Fibroblast growth factor receptor 2 expression, but not its genetic amplification, is associated with tumor growth and worse survival in esophagogastric junction adenocarcinoma
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Ryuma Tokunaga1,*, Yu Imamura1,2,*, Kenichi Nakamura1, Takatsugu Ishimoto1, Shigeki Nakagawa1, Keisuke Miyake1, Yu Nakaji2,3, Yasuo Tsuda2, Masaaki Iwatsuki1, Yoshifumi Baba1, Yasuo Sakamoto1, Yuji Miyamoto1, Hiroshi Saeki2, Naoya Yoshida1, Eiji Oki2, Masayuki Watanabe1,2, Yoshinao Oda3, Adam J. Bass4,5,6, Yoshihiko Maehara2, Hideo Baba1
1Department of Gastroenterological Surgery, Graduate School of Medical Sciences, Kumamoto University, Kumamoto, Japan
2Department of Surgery and Sciences, Graduate School of Medical Sciences, Kyushu University, Fukuoka, Japan
3Department of Anatomic Pathology, Pathological Sciences, Graduate School of Medical Sciences, Kyushu University, Fukuoka, Japan
4Department of Medical Oncology, Dana-Farber Cancer Institute, Boston, Massachusetts, USA
5Broad Institute of MIT and Harvard, Cambridge, Massachusetts, USA
6Department of Medicine, Brigham and Women's Hospital and Harvard Medical School, Boston, Massachusetts, USA
*These authors contributed equally to this work
Hideo Baba, e-mail: [email protected]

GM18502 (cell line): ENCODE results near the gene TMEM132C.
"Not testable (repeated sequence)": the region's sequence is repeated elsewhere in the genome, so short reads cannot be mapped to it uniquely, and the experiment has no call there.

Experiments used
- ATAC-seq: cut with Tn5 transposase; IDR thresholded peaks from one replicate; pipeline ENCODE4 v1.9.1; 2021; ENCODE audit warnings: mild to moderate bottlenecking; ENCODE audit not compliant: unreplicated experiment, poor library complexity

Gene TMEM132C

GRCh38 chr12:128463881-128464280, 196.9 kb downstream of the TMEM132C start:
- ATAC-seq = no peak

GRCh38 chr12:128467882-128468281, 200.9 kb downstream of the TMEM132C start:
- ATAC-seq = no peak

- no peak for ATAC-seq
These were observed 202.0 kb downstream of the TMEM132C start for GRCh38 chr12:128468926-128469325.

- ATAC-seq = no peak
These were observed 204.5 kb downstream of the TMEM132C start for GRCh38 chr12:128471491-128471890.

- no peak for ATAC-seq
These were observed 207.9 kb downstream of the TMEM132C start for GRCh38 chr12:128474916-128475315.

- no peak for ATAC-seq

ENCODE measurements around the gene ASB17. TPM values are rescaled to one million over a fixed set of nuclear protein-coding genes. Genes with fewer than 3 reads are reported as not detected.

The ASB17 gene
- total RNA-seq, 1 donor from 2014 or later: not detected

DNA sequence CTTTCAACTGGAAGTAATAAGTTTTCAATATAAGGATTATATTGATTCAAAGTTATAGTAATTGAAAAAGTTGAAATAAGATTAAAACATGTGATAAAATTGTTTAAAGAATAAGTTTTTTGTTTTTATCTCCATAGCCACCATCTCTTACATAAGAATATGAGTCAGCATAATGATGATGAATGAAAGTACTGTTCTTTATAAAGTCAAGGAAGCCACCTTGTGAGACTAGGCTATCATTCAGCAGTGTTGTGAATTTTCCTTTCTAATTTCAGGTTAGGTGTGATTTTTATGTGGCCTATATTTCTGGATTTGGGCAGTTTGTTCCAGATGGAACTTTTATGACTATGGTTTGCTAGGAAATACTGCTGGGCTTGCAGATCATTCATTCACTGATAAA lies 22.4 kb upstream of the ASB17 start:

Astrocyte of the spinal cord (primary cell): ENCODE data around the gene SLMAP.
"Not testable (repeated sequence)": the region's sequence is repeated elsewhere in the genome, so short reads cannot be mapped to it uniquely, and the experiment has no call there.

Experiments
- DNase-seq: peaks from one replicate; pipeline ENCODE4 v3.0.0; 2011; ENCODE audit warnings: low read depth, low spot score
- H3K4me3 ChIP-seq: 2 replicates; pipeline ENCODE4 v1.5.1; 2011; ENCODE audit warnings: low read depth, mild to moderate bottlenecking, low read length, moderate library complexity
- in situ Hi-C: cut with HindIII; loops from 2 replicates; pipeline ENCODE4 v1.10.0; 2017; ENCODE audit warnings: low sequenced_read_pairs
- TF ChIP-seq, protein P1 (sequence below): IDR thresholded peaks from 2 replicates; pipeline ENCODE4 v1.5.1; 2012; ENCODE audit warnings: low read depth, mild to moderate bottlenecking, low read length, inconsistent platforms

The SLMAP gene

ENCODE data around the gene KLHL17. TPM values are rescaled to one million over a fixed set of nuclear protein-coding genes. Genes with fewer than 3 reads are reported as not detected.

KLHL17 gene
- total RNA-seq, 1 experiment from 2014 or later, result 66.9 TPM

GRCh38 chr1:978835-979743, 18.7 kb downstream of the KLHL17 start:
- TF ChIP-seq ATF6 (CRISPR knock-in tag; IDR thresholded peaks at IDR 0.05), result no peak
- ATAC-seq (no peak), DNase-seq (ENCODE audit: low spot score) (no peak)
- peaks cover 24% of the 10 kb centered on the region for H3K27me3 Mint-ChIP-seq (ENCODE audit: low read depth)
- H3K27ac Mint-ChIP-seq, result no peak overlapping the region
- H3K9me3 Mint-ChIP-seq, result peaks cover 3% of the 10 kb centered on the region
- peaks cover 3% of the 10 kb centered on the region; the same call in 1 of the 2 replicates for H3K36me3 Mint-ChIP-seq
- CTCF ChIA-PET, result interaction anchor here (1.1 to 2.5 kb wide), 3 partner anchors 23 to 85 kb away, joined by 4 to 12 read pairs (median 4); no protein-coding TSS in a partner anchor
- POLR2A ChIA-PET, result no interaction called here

Keywords: esophagogastric junction adenocarcinoma, esophageal adenocarcinoma, FGFR2, targeting therapy, amplification
Received: November 02, 2015 Accepted: January 31, 2016 Published: February 27, 2016
Background: Fibroblast growth factor receptor 2 (FGFR2) genetic alterations lead to tumor cell proliferation in various types of cancer. We hypothesized that FGFR2 amplification is associated with FGFR2 expression, resulting in tumor growth and poorer outcome in esophagogastric junction (EGJ) adenocarcinoma.
Patients and Methods: A total of 176 consecutive chemo-naive patients with EGJ adenocarcinoma were enrolled from two academic institutions. FGFR2 amplification was examined by real-time PCR (N = 140) and FGFR2 expression with immunohistochemical staining (N = 176), and compared against clinicopathological factors and patient outcomes. The effects of FGFR2 inhibition or overexpression on cell proliferation, cell cycle, and apoptosis assays were investigated in EGJ adenocarcinoma cell lines. Downstream FGFR2, AKT and ERK were also examined.
Results: Based on the correlation between FGFR2 levels and FGFR2 overexpression in vitro, FGFR2 amplification was defined as copy number > 3.0. In clinical samples, FGFR2 amplification and FGFR2 IHC expression were 15% and 61%, respectively. Although these two statuses were significantly correlated (P < 0.05), only FGFR2 IHC expression was significantly associated with tumor depth (multivariate P < 0.001) and overall survival of patients (univariate P = 0.007). Supporting these findings, FGFR2 overexpression was associated with tumor cell proliferation, cell cycle progression, and anti-apoptosis. Selective inhibition of FGFR2 sufficiently suppressed tumor cell proliferation through de-phosphorylation of AKT and ERK.
Conclusions: FGFR2 amplification was significantly associated with FGFR2 expression. FGFR2 expression (but not FGFR2 amplification) was associated with tumor growth and patient outcomes. Our findings support FGFR2 as a novel therapeutic target for EGJ adenocarcinoma.
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